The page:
Like most dads-to-be, Anthony Hinton wanted to be fully involved with the birth of his first child. Anthony is deaf, and so he and his wife Kate asked Westmead Private Hospital to provide an Auslan interpreter for them during labour and delivery.
But Kate says Westmead Private refused to do it, because her husband wasn’t the patient.
“I explained how important it was for him to have an interpreter because if anything were to go wrong he would need to make decisions on my behalf and if he doesn’t know what is happening he can’t really do that,” she says.
According to the Hintons, Westmead Private suggested that Kate should use sign language between contractions to let her husband know what was going on. So the couple turned to the public Westmead Hospital.
"I turned up prepared to fight my case but they just said, 'Yes, no worries, we'll organise that for you,'" Kate remembers. "I almost burst into tears."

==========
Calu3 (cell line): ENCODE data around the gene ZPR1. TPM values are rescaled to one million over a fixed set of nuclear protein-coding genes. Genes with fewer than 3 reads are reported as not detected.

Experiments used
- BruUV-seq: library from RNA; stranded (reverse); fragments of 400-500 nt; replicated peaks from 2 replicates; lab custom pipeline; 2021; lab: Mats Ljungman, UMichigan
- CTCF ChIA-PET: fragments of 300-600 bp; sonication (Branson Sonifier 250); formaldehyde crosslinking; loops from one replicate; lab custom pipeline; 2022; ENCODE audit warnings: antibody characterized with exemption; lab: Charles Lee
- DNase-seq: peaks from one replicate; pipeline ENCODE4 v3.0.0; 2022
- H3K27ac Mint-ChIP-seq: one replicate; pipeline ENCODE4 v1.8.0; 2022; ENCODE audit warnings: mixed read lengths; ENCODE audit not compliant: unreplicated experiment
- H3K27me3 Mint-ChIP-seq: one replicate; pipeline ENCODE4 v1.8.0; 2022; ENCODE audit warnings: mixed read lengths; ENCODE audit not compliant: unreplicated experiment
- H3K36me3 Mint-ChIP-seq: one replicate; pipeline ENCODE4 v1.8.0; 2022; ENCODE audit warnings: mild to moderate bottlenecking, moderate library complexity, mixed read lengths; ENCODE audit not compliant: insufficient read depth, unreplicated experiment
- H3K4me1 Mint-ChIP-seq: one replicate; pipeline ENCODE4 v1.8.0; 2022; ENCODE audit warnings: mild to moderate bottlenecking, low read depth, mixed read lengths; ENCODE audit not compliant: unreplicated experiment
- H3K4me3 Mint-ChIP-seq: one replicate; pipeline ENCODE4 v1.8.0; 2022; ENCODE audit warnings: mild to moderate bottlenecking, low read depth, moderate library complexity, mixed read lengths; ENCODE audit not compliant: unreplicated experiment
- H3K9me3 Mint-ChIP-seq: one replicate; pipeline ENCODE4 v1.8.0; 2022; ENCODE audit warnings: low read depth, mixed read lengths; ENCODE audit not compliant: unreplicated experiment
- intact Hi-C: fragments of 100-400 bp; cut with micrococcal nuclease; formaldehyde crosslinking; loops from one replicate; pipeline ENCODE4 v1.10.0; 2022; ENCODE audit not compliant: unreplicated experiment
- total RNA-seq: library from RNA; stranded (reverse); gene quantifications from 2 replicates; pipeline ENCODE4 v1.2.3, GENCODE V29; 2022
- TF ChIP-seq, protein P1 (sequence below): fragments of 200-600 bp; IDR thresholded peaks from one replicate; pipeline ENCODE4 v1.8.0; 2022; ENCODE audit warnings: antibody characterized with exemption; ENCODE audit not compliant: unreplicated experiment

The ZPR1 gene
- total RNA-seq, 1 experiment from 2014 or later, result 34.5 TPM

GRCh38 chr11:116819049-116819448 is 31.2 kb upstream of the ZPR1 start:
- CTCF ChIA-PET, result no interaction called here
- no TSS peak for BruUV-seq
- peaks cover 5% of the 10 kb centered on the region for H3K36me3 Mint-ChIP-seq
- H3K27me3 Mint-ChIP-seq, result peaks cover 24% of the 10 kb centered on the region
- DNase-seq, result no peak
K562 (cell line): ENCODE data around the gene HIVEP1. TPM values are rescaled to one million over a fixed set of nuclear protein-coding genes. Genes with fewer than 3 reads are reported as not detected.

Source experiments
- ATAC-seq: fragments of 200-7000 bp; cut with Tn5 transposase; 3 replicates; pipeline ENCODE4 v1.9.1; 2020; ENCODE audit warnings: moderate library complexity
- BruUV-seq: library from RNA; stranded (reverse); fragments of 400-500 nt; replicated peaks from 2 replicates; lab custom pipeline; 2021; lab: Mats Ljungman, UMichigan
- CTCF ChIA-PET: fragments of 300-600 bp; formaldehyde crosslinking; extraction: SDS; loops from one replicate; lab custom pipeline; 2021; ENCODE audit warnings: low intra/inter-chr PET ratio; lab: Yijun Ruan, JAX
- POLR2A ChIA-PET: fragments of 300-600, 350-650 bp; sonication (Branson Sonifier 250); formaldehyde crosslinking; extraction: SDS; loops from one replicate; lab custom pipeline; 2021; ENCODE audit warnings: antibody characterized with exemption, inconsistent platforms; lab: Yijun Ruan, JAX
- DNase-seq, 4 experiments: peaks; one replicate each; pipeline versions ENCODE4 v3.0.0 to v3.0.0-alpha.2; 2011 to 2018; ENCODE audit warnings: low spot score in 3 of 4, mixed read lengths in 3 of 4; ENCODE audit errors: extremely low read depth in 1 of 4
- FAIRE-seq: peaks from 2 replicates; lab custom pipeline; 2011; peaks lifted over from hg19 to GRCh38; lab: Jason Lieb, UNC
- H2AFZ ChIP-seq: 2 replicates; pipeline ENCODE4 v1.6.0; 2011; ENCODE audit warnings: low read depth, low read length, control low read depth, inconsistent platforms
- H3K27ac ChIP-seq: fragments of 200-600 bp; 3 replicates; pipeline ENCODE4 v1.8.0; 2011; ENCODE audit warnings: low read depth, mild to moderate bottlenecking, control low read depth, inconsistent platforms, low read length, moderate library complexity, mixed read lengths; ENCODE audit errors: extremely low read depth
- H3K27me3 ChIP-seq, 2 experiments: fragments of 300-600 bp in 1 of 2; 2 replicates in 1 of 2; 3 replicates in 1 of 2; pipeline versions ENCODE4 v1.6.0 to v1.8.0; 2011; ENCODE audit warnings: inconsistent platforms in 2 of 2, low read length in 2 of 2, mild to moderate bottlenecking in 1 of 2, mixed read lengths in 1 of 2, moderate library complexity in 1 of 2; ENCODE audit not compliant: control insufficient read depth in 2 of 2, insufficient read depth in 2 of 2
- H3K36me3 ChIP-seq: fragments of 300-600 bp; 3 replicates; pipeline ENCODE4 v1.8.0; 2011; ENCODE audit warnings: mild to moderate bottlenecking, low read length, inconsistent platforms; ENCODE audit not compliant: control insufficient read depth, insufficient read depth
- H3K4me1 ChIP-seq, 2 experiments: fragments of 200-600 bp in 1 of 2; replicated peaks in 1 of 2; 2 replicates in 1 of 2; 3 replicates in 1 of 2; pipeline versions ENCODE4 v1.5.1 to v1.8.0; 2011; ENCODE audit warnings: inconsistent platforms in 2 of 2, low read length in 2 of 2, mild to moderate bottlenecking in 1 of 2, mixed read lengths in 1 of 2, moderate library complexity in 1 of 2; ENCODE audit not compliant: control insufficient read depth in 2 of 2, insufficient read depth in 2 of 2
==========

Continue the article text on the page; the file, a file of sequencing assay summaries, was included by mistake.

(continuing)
So the couple switched hospitals, three-quarters of the way through the pregnancy.
As it turned out, the interpreter was important. When baby Abigail was born on May 24 this year, there were complications. Abigail had to be taken to the Neonatal Intensive Care Unit, and the interpreter kept Anthony informed all the way.
"I am Abigail's parent also so I need to know what is happening to her just as much as my wife needs to know," Anthony says.
Westmead Private has apologised to the Hintons. But a spokesperson says they were unable to have an interpreter on call.
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